Before I left Maine I started piecing a new quilt
Nothing too complicated – I am still a beginner when it comes to quilting – just half-square triangles, but more intricate, with smaller blocks than I had previously pieced. I wanted it to be something I could lay on the foot of my bed in my new home, a reminder of where I had been, of my friends in Maine, and of the pandemic months I spent there, crafting and cooking and watching The Mandalorian with my best friend Holland and her little family.
I made good progress
My mom visited and showed me the best way to cut and square up. Holland helped reassure me in my color choices. I spent an afternoon piecing several rows with another good friend. I try not to hold myself too hard to deadlines for creative projects. I know it dulls the joy of making. But that is difficult for me. I don’t think of myself as competitive with others, but I certainly can be with myself, and often fall into a pattern of creating unnecessary stress out of what should be an act of self care and love.
It seemed like I would indeed finish this project, if not before moving, then just after, and spread it across my bed as a final gesture to signify the start of my new season of life in North Carolina.
And then, well, something a little unexpected, though not entirely unforeseeable happened. Holland and her 9 month-old baby were staying with me one weekend. My apartment, while not in any way dangerous, wasn’t exactly kid proof, mostly because I had projects tucked in every corner, and all kinds of fun things for tiny hands to pull from shelves.
And her baby, newly crawling and excited to explore the world, found my carefully ordered box of quilt squares, and one by one, pulled them out, as if considering each print and angle. He wasn’t out of sight for long, but by the time we realized what he was up to, he was smiling in front of the open box, surrounded by askew squares.
Holland was very apologetic. But how could I be mad at a little baby for being a little baby? In a way I was flattered. I had no toys in my house, but he had found entertainment in my unfinished quilt. All the things I made should provide such joy!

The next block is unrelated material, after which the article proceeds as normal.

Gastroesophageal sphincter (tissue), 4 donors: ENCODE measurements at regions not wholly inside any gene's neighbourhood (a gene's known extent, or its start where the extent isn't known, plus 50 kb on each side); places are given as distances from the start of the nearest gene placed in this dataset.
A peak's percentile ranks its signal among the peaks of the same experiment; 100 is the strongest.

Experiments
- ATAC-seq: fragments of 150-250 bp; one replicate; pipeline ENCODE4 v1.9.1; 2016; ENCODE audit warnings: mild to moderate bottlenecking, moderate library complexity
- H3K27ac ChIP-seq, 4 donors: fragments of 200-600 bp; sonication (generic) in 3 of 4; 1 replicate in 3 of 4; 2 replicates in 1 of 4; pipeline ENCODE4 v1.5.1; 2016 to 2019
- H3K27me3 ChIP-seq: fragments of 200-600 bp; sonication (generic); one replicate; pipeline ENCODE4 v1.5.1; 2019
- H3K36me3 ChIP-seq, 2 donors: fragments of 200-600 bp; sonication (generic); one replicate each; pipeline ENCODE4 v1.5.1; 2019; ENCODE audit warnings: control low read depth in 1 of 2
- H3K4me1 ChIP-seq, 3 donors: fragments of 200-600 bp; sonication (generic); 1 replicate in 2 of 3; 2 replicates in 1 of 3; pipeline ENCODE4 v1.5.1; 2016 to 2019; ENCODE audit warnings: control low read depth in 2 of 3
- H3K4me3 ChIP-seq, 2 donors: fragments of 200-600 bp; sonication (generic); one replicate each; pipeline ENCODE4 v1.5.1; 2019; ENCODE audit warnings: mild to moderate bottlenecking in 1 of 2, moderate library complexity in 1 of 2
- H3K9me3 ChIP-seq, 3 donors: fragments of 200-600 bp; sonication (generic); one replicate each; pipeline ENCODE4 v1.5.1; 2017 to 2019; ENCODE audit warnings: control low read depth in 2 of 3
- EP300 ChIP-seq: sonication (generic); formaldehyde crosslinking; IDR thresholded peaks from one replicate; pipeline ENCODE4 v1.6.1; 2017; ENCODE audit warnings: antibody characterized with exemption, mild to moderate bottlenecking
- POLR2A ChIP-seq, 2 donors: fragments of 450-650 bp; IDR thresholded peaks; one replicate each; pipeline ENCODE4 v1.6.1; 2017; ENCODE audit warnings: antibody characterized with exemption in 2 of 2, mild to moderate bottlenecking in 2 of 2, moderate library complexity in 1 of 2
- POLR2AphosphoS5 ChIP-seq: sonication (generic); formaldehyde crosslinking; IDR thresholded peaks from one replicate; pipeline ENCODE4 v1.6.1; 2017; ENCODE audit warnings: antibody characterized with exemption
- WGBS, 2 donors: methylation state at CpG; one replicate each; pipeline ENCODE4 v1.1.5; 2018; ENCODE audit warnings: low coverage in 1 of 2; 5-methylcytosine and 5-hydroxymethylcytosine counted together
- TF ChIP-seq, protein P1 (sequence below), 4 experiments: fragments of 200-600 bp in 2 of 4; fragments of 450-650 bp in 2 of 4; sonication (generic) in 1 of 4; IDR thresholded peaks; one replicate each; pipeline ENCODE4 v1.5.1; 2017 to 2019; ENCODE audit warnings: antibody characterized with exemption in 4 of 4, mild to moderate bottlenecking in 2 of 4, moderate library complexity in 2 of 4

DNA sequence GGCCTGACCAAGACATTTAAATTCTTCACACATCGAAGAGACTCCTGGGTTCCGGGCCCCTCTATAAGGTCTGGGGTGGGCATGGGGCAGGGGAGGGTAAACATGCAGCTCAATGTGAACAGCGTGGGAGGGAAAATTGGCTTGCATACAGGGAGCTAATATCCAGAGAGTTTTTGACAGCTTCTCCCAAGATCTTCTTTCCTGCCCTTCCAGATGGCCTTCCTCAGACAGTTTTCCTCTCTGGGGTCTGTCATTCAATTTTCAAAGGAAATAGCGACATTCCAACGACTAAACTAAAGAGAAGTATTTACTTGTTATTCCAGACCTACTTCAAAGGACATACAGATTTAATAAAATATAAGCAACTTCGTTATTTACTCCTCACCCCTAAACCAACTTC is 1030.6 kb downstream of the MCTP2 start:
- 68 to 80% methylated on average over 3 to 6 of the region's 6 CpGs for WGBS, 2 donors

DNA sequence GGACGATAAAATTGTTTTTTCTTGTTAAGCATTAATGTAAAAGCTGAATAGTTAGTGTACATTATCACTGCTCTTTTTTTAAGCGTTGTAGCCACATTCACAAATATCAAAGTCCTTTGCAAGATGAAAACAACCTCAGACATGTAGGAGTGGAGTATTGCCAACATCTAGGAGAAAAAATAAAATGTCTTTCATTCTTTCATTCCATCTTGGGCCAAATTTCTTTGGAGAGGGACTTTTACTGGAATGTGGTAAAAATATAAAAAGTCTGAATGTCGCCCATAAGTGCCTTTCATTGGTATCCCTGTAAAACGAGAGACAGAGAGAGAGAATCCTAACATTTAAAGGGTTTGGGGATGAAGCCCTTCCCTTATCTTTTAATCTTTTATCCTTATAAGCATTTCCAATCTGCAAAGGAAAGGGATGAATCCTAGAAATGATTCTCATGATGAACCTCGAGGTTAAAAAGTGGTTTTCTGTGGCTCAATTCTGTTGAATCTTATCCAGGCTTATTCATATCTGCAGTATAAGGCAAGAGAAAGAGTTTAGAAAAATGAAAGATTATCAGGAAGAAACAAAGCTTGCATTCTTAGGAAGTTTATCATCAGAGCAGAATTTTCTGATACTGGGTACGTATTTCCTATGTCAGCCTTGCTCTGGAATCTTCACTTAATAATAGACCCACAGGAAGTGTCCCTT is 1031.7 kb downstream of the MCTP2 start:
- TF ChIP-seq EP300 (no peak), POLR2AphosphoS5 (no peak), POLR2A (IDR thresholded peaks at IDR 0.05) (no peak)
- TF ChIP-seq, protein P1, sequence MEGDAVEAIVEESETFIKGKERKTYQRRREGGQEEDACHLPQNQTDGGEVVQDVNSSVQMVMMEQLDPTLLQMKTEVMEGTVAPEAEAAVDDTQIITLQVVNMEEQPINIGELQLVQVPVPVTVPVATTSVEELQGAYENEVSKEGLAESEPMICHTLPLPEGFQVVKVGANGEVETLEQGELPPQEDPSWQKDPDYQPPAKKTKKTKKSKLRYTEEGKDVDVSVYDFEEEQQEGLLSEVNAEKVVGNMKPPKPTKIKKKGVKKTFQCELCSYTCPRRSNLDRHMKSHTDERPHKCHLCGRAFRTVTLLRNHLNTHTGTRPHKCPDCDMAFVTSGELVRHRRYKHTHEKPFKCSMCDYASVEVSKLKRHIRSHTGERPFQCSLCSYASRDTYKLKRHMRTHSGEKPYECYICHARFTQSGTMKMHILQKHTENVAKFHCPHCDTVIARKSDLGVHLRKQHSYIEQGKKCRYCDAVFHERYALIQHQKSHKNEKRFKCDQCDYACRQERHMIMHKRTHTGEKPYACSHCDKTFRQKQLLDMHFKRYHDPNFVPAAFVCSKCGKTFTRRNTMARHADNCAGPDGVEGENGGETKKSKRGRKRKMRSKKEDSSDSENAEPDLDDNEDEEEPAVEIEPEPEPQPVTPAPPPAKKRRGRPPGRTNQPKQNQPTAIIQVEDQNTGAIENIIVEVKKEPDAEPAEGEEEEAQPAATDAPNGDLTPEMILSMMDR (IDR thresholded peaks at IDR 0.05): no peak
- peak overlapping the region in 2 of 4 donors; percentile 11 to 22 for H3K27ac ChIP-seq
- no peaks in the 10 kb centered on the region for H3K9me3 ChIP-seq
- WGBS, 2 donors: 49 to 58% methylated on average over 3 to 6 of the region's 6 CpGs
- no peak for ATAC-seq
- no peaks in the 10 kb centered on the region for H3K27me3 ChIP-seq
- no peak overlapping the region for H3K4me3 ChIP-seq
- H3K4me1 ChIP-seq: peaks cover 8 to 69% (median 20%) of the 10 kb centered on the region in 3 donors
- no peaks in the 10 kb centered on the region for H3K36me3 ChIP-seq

But two-thirds of the squares were out of order. Although I luckily had a picture to help me put it right, it was a tedious task I did not look forward to, especially among the many far more tedious tasks which were part of moving down the coast. So I decided not to think about it. I figured once I moved, I’d reorder them, restart, and still finish in early summer. But I kept putting it off. I would smile at the box, thinking of little hands, thinking of my friend, and go about my day.
Often unfinished projects nag at me
They make me stressed. But somehow, because the impediment had been created by someone so innocent, I didn’t feel like I was procrastinating. I realized that it didn’t really matter when I finished, or even when I put them back in order. Having unfinished projects is not a moral failing.
I didn’t realize I had been thinking of it that way, but his tiny hands pulling those quilt squares free gave me an excuse to take a break. And I couldn’t remember when I had last taken a break from any of my hobbies.
Making has been a part of my life for so long that sometimes I forget that there are other parts of me. Working on a project in the evening had gone from something I did for joy, to something I was doing out of habit, or to try and finish as fast as possible to start the next one. I don’t want my creative pursuits to become a check-list.
I no longer want to be beholden to arbitrary deadlines that I create myself. That is not what the making life should be. Not for me, at least.
I am glad to have that little baby in my life to remind me that it is just a quilt. To remind me that an evening where all I do is go for a walk or watch a show or just relax, is not time wasted. It’s important to remember that I am lucky to have that time at all, and to not turn it into yet another commodity. To not turn myself into yet another commodity.
Being a maker is more than just the things we create
It’s about approaching the day with intentionality, about sharing skills and sharing love, about remembering that though our time here is not infinite, we don’t have to live like we’re running out the clock. To remember that it is never a waste to be in the moment, with the people we love and with ourselves.